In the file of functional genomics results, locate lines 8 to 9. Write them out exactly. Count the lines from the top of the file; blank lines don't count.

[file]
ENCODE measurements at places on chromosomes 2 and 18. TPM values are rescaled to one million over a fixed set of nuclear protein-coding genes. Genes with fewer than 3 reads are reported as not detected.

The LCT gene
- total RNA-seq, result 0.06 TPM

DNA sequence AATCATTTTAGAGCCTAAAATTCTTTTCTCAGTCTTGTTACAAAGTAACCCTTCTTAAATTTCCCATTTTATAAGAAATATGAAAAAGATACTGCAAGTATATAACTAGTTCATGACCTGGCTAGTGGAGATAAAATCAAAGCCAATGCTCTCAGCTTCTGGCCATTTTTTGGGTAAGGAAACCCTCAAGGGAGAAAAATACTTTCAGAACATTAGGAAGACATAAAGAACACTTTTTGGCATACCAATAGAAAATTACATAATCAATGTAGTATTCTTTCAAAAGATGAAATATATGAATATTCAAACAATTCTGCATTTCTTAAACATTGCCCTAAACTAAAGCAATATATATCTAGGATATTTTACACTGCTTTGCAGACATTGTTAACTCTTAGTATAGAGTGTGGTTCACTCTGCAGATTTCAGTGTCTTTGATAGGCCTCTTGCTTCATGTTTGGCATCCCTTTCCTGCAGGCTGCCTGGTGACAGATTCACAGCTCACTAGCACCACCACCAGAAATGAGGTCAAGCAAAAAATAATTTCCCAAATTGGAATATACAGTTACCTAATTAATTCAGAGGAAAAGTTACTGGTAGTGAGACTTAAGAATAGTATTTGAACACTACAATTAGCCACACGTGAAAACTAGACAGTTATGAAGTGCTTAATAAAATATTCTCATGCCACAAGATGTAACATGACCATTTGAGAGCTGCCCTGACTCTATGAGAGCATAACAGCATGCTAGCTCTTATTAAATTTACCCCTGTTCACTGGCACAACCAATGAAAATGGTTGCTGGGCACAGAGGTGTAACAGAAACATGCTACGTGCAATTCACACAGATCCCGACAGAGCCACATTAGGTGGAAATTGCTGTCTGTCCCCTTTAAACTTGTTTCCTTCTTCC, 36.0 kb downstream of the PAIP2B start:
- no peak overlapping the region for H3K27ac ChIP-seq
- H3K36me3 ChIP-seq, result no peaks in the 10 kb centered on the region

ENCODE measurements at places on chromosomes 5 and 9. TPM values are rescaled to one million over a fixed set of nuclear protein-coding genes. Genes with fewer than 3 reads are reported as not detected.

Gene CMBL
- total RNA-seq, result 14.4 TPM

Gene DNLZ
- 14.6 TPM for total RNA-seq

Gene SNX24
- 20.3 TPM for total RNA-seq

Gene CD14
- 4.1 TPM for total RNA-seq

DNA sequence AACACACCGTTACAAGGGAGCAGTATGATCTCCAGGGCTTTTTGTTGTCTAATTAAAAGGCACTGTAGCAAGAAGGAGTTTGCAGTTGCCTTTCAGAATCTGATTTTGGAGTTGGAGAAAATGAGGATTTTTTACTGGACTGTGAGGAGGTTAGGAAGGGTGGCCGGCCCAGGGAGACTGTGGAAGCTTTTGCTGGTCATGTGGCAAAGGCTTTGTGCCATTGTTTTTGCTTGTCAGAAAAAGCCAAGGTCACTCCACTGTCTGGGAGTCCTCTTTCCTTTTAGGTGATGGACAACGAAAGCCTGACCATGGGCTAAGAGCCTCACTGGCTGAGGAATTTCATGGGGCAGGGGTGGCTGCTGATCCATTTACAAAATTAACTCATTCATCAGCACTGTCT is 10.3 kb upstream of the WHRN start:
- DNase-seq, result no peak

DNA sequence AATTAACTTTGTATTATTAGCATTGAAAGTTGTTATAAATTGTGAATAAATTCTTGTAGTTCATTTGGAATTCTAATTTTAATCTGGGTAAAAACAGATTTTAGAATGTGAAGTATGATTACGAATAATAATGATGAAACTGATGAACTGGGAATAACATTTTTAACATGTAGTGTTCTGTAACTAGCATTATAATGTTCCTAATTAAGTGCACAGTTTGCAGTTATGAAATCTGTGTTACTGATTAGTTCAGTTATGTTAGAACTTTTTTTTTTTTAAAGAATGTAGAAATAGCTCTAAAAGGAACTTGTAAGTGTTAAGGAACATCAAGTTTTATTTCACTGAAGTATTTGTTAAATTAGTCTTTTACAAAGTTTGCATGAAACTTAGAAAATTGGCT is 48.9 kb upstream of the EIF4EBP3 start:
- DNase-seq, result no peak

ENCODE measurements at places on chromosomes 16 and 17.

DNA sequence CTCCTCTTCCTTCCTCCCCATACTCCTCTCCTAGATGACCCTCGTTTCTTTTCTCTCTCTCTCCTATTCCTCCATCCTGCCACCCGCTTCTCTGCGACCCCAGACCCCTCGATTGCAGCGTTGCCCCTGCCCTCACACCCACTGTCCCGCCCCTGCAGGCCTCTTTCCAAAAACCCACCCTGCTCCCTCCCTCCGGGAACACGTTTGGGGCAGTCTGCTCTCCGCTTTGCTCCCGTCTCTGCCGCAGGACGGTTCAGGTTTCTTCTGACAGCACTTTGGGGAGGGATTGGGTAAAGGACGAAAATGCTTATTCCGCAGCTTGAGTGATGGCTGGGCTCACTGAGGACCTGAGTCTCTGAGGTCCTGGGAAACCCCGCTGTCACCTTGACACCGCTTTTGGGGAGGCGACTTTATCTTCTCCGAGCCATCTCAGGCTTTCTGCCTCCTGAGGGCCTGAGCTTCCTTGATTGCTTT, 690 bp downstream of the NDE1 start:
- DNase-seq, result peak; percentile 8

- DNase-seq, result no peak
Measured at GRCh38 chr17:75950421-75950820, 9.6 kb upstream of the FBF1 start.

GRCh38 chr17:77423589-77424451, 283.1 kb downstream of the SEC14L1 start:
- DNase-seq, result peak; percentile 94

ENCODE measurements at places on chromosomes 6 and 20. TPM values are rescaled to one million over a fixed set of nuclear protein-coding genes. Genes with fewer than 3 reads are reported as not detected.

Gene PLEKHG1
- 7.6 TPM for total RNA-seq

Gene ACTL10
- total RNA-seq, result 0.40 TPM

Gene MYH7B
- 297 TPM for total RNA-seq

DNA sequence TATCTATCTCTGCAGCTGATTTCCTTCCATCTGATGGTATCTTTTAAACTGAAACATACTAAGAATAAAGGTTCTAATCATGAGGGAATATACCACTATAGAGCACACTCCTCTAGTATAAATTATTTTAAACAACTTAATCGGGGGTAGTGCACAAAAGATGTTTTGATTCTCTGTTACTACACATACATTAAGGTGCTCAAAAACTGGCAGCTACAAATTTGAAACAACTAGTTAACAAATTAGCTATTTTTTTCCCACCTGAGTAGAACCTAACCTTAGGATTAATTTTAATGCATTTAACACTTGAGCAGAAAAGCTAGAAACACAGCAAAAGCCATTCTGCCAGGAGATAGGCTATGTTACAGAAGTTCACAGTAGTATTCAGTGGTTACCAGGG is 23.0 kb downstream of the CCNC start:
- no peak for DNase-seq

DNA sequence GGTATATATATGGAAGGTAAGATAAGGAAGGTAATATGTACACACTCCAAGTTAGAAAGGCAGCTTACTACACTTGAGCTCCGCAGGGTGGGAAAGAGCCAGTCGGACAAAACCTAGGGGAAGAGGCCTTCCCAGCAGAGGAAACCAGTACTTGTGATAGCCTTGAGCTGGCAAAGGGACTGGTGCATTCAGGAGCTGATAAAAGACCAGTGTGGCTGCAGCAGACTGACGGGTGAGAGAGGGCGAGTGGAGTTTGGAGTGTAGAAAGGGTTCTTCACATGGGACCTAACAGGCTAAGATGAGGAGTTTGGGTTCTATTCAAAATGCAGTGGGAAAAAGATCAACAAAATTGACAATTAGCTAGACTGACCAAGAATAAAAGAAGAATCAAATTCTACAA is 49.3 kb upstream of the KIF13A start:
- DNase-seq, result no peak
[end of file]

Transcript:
Gene CMBL
- total RNA-seq, result 14.4 TPM